%%%%%%%%%%%%%%%%%%%%%%%%%%%%%%%%%%%%%%%%%%%%%%%%%%%%%%%%%%%%%%%
\section{Setup}\label{secSetup}
%%%%%%%%%%%%%%%%%%%%%%%%%%%%%%%%%%%%%%%%%%%%%%%%%%%%%%%%%%%%%%%
%------------------------------%
\paradot{Convergent predictors}
%------------------------------%
We assume that $\mu$ is a ``true''\footnote{Also called {\em
objective} or {\em aleatory} probability or {\em chance}.}
sequence generating measure, also called environment. If we know
the generating process $\mu$, and given past data $x_{1$. For illustration we
will sometimes loosely interpret $D_{1:\infty}$ and other
quantities as the number of prediction errors, as for the
error-loss they are closely related to it \cite{Hutter:01alpha}.
%------------------------------%
\paradot{Bayes mixtures}
%------------------------------%
A Bayesian considers a class of distributions $\M :=
\{\nu_1,\nu_2,...\}$, large enough to contain $\mu$, and uses
the Bayes mixture
\beq\label{xidefsp}
\xi(x) \;:=\;
\sum_{\nu\in\M}w_\nu\!\cdot\!\nu(x),\quad
\sum_{\nu\in\M}w_\nu=1,\quad w_\nu>0.
\eeq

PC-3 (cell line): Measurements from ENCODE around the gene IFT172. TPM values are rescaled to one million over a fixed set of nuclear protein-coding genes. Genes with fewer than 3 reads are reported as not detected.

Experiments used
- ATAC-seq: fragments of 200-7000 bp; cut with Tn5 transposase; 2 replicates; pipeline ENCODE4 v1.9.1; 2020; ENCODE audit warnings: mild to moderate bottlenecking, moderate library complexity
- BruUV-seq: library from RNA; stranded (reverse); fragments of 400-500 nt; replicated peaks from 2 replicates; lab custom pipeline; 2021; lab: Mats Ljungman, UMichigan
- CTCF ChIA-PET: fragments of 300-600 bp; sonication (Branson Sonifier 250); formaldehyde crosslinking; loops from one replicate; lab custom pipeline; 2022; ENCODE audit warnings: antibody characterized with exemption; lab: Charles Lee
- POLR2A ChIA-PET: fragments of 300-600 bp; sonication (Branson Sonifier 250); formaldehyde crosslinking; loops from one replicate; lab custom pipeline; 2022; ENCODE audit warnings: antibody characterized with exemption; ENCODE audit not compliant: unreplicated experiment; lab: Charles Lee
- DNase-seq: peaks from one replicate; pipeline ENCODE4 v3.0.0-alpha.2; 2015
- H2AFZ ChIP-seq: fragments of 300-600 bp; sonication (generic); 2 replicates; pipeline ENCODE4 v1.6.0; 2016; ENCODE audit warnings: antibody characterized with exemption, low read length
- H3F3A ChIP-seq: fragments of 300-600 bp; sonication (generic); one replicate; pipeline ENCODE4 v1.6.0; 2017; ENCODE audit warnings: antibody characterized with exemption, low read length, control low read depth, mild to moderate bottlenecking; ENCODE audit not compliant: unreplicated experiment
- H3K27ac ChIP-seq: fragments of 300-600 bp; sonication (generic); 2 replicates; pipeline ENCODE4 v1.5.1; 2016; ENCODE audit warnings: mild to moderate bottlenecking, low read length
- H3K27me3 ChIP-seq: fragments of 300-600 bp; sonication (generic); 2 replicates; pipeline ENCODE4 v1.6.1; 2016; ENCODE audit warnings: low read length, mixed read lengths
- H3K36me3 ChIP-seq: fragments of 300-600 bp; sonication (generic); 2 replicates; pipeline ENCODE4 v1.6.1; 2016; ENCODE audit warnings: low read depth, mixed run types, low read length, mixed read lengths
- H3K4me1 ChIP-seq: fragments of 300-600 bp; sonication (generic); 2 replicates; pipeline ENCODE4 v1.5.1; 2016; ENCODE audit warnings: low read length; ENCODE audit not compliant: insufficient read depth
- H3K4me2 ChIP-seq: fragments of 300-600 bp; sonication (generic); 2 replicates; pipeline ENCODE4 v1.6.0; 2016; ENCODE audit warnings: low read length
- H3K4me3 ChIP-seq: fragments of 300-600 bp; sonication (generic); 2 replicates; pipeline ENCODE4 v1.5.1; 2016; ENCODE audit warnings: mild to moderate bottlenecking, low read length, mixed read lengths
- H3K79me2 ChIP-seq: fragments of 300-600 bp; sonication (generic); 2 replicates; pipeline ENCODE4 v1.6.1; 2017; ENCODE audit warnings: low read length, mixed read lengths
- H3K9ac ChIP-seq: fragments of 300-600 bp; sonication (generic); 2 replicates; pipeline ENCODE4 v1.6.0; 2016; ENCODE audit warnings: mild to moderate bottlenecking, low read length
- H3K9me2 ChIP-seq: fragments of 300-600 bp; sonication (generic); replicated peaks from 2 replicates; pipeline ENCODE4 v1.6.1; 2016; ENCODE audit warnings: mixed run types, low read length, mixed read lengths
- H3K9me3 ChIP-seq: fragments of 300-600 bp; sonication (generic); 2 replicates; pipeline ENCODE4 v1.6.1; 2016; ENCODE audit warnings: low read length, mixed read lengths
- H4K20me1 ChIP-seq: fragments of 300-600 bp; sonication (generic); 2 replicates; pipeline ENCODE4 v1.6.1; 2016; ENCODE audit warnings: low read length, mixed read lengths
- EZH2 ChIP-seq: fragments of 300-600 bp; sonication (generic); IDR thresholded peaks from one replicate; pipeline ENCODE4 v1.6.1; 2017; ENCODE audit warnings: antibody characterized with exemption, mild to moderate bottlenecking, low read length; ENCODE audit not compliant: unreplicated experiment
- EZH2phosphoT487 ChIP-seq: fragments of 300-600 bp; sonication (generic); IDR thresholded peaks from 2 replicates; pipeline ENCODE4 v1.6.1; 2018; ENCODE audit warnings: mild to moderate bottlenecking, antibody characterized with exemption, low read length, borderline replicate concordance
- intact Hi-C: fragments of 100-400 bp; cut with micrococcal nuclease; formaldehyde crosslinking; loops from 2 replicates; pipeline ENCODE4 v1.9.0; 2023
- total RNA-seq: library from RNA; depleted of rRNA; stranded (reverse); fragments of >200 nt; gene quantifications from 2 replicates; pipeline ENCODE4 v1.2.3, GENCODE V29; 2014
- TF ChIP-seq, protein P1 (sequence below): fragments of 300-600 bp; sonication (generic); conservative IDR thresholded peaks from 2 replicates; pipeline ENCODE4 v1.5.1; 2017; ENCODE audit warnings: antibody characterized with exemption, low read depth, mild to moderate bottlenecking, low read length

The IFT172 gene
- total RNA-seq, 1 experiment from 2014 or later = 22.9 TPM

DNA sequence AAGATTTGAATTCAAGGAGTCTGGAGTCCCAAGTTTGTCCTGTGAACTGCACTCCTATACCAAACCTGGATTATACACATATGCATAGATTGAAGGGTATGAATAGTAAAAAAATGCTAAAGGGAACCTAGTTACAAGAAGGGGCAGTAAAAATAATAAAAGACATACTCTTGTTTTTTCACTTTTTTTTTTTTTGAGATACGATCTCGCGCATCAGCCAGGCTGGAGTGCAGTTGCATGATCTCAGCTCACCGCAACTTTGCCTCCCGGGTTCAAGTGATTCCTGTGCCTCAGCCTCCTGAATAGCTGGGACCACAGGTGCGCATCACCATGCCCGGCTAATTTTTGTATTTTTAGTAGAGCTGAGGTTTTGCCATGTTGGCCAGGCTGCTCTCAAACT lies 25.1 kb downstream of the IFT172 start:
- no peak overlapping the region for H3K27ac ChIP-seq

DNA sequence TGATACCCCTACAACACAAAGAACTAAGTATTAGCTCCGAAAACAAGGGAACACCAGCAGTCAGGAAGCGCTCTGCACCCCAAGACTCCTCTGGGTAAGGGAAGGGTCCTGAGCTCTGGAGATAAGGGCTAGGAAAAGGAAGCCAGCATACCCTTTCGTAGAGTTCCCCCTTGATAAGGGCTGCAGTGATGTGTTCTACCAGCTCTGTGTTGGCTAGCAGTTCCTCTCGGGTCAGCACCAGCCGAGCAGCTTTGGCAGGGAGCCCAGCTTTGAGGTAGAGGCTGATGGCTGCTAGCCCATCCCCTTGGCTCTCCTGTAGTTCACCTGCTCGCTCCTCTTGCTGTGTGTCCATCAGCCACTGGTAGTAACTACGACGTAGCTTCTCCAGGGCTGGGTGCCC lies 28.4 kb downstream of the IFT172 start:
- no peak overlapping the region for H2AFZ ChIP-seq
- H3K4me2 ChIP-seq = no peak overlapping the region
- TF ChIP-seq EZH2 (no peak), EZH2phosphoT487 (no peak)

for prediction, where $w_\nu$ can be interpreted as the prior of
(or initial belief in) $\nu$. The dominance
\beq\label{unixi}
\xi(x) \;\geq\;
w_\mu\!\cdot\!\mu(x) \quad \forall x\in\X^*
\eeq
is its most important property. Using $\rho=\xi$ for prediction,
this implies $D_{1:\infty}\leq\ln w_\mu^{-1}<\infty$, hence
$\xi_t\to\mu_t$. If $\M$ is chosen sufficiently large, then
$\mu\in\M$ is not a serious constraint.
%------------------------------%
\paradot{Solomonoff prior}
%------------------------------%
So we consider the largest (from a computational point of view)
relevant class, the class $\M_U$ of all enumerable semimeasures
(which includes all computable probability distributions) and
choose $w_\nu=2^{-\KP(\nu)}$ which is biased towards simple
environments (Occam's razor). This gives us Solomonoff-Levin's
prior $M$ \cite{Solomonoff:64,Zvonkin:70} (this definition
coincides within an irrelevant multiplicative constant with the
one in Section \ref{secNot}). In the following we assume
$\M=\M_U$, $\rho=\xi=M$, $w_\nu=2^{-\KP(\nu)}$ and $\mu\in\M_U$
being a computable (proper) measure, hence $M(x)\geq
2^{-K(\mu)}\mu(x)\,\forall x$ by (\ref{unixi}).
%------------------------------%
\paradot{Prediction of deterministic environments}
%------------------------------%
Consider a computable sequence $\a=\a_{1:\infty}$ ``sampled from
$\mu\in\M$'' with $\mu(\a)=1$, i.e.\ $\mu$ is deterministic,
then from (\ref{unixi}) we get
\beq\label{detBnd}